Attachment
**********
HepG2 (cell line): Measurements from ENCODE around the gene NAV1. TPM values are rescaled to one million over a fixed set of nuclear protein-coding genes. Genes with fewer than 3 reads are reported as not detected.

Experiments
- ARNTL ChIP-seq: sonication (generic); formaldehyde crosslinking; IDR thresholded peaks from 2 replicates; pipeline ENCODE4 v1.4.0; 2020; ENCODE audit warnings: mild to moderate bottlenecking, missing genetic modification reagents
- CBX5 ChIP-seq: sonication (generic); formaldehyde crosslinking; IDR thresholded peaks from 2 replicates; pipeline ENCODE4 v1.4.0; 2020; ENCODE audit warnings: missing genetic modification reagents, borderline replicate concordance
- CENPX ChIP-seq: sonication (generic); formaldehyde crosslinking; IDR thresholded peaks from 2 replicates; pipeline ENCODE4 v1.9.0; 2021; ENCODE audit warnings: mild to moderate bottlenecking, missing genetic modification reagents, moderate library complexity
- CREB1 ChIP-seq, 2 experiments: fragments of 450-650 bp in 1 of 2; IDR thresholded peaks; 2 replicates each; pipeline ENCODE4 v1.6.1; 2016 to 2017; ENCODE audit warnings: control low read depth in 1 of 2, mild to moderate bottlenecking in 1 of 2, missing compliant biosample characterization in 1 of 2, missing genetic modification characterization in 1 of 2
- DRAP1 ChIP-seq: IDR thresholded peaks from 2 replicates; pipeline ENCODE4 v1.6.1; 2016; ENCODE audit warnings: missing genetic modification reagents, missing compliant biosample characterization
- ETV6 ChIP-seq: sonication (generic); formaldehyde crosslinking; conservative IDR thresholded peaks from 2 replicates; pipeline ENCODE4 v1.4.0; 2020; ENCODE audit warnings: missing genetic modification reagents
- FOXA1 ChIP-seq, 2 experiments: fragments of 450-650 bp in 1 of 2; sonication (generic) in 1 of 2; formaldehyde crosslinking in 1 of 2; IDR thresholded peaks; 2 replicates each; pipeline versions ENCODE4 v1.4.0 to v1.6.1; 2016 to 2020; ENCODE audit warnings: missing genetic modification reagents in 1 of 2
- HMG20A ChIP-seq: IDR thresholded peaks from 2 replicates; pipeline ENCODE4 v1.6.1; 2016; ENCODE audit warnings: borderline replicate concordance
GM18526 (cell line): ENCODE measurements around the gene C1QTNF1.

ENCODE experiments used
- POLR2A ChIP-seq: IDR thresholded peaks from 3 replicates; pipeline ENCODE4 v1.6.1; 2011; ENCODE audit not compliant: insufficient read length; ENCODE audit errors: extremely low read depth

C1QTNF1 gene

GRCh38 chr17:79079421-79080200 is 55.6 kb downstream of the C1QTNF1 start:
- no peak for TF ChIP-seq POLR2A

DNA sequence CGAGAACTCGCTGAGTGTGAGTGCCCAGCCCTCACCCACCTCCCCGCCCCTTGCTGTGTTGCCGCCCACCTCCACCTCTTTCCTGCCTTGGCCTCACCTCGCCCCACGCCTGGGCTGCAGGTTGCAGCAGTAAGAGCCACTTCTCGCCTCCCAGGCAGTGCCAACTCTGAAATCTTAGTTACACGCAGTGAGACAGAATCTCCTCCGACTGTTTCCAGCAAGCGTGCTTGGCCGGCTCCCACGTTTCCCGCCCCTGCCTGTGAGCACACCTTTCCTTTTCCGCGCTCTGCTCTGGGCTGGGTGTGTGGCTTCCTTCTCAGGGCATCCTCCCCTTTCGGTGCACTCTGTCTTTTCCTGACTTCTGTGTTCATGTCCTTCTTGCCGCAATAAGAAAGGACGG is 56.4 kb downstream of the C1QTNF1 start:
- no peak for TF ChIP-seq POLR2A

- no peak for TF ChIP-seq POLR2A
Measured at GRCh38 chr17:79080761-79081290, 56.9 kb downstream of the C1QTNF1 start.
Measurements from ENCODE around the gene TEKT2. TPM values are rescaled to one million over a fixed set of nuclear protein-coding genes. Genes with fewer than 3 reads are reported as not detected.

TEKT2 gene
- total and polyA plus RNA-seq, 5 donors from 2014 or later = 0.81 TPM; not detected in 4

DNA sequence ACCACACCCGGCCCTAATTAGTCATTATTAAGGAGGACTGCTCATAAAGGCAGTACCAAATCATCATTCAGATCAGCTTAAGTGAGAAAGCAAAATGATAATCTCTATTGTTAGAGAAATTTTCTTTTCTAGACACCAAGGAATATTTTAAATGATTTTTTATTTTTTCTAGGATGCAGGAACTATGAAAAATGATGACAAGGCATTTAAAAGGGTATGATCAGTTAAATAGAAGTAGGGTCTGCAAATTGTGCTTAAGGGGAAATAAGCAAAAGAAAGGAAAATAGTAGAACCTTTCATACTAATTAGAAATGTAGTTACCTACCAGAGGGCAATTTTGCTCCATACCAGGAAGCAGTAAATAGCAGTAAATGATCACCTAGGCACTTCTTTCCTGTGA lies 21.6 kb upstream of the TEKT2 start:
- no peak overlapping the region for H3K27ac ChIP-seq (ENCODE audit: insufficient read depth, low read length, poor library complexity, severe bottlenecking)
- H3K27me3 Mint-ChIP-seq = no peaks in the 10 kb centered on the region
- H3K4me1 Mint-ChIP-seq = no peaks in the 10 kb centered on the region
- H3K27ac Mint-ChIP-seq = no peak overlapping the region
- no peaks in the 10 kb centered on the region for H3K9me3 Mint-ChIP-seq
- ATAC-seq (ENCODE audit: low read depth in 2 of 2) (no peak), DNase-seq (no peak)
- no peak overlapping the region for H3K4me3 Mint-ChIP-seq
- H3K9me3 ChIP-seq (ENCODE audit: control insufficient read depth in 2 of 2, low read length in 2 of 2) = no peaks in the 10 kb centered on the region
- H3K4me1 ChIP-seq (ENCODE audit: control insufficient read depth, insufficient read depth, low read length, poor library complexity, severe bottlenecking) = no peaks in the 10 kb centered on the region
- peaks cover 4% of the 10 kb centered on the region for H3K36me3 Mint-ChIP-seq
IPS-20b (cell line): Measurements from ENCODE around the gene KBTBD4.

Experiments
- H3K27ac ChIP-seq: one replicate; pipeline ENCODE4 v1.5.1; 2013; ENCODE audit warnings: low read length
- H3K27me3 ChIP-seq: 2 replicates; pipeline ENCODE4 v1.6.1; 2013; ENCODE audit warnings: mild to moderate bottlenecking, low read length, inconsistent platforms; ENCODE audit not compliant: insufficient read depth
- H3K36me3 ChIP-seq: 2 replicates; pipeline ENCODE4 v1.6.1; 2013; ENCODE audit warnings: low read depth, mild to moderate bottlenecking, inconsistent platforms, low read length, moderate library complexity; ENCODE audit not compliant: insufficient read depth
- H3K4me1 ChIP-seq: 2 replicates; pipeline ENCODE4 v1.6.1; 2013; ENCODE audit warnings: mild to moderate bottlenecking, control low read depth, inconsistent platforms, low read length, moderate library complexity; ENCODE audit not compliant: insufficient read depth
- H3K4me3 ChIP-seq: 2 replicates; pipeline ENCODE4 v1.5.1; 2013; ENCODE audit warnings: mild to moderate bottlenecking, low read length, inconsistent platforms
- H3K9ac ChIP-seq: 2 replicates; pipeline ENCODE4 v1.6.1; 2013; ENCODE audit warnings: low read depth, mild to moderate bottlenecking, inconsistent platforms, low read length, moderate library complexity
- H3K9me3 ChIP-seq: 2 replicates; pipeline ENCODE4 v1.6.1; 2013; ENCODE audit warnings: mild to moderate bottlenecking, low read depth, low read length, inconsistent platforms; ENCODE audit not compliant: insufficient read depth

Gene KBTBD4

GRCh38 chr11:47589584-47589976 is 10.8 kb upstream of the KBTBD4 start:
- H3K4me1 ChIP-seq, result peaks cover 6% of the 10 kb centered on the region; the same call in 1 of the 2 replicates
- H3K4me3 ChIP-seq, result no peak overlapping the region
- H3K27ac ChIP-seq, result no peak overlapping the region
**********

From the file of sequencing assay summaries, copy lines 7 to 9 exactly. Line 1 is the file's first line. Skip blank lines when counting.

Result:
- DRAP1 ChIP-seq: IDR thresholded peaks from 2 replicates; pipeline ENCODE4 v1.6.1; 2016; ENCODE audit warnings: missing genetic modification reagents, missing compliant biosample characterization
- ETV6 ChIP-seq: sonication (generic); formaldehyde crosslinking; conservative IDR thresholded peaks from 2 replicates; pipeline ENCODE4 v1.4.0; 2020; ENCODE audit warnings: missing genetic modification reagents
- FOXA1 ChIP-seq, 2 experiments: fragments of 450-650 bp in 1 of 2; sonication (generic) in 1 of 2; formaldehyde crosslinking in 1 of 2; IDR thresholded peaks; 2 replicates each; pipeline versions ENCODE4 v1.4.0 to v1.6.1; 2016 to 2020; ENCODE audit warnings: missing genetic modification reagents in 1 of 2